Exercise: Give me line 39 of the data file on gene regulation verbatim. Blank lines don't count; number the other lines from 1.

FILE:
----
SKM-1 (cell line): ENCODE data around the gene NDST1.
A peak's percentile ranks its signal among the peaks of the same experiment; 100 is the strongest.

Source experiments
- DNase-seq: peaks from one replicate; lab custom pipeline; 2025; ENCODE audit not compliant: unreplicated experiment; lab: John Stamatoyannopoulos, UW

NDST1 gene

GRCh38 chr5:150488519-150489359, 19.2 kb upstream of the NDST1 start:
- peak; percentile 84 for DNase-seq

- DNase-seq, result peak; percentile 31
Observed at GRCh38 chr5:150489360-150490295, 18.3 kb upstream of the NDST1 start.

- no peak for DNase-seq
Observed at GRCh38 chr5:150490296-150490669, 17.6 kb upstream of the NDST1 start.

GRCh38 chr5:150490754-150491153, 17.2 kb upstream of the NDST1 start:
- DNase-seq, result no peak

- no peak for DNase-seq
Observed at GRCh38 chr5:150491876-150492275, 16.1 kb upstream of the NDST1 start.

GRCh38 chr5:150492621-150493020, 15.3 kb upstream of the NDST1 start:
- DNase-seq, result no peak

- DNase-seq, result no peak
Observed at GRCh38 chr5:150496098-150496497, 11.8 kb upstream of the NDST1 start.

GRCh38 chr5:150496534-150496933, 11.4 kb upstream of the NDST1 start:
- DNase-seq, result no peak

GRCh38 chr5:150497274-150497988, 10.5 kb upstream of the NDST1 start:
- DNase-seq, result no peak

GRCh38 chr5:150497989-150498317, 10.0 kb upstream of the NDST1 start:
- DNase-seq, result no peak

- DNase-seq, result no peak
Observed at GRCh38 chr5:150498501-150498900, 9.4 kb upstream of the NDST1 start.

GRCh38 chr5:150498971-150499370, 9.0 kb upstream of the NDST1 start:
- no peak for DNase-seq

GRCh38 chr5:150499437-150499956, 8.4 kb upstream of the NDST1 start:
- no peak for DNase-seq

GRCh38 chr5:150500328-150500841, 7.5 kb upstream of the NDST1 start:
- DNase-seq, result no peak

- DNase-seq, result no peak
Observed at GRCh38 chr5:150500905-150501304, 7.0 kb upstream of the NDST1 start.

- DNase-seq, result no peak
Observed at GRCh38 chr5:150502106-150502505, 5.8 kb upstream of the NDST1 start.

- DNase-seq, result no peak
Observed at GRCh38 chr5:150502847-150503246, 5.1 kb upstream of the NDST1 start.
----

Observed at GRCh38 chr5:150502847-150503246, 5.1 kb upstream of the NDST1 start.